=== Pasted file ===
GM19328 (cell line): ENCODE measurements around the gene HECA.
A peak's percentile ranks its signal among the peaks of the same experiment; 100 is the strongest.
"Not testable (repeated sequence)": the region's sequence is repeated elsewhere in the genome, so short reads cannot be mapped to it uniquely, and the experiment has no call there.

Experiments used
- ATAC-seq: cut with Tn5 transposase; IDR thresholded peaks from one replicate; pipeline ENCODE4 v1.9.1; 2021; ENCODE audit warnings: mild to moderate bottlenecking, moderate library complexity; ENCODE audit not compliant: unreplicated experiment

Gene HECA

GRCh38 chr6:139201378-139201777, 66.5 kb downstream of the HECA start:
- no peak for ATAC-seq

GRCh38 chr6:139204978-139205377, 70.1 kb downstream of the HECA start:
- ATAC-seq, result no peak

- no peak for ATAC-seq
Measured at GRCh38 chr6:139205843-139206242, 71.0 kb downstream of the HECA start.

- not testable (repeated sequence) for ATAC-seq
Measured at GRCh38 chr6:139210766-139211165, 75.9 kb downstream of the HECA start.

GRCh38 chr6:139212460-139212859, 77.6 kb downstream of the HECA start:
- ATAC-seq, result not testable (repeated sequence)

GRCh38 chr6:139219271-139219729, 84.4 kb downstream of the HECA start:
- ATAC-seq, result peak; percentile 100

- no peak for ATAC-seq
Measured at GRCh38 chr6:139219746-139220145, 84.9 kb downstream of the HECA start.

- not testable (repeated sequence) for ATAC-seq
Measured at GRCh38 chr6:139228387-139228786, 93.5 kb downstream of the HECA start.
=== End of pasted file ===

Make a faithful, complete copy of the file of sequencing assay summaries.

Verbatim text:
GM19328 (cell line): ENCODE measurements around the gene HECA.
A peak's percentile ranks its signal among the peaks of the same experiment; 100 is the strongest.
"Not testable (repeated sequence)": the region's sequence is repeated elsewhere in the genome, so short reads cannot be mapped to it uniquely, and the experiment has no call there.

Experiments used
- ATAC-seq: cut with Tn5 transposase; IDR thresholded peaks from one replicate; pipeline ENCODE4 v1.9.1; 2021; ENCODE audit warnings: mild to moderate bottlenecking, moderate library complexity; ENCODE audit not compliant: unreplicated experiment

Gene HECA

GRCh38 chr6:139201378-139201777, 66.5 kb downstream of the HECA start:
- no peak for ATAC-seq

GRCh38 chr6:139204978-139205377, 70.1 kb downstream of the HECA start:
- ATAC-seq, result no peak

- no peak for ATAC-seq
Measured at GRCh38 chr6:139205843-139206242, 71.0 kb downstream of the HECA start.

- not testable (repeated sequence) for ATAC-seq
Measured at GRCh38 chr6:139210766-139211165, 75.9 kb downstream of the HECA start.

GRCh38 chr6:139212460-139212859, 77.6 kb downstream of the HECA start:
- ATAC-seq, result not testable (repeated sequence)

GRCh38 chr6:139219271-139219729, 84.4 kb downstream of the HECA start:
- ATAC-seq, result peak; percentile 100

- no peak for ATAC-seq
Measured at GRCh38 chr6:139219746-139220145, 84.9 kb downstream of the HECA start.

- not testable (repeated sequence) for ATAC-seq
Measured at GRCh38 chr6:139228387-139228786, 93.5 kb downstream of the HECA start.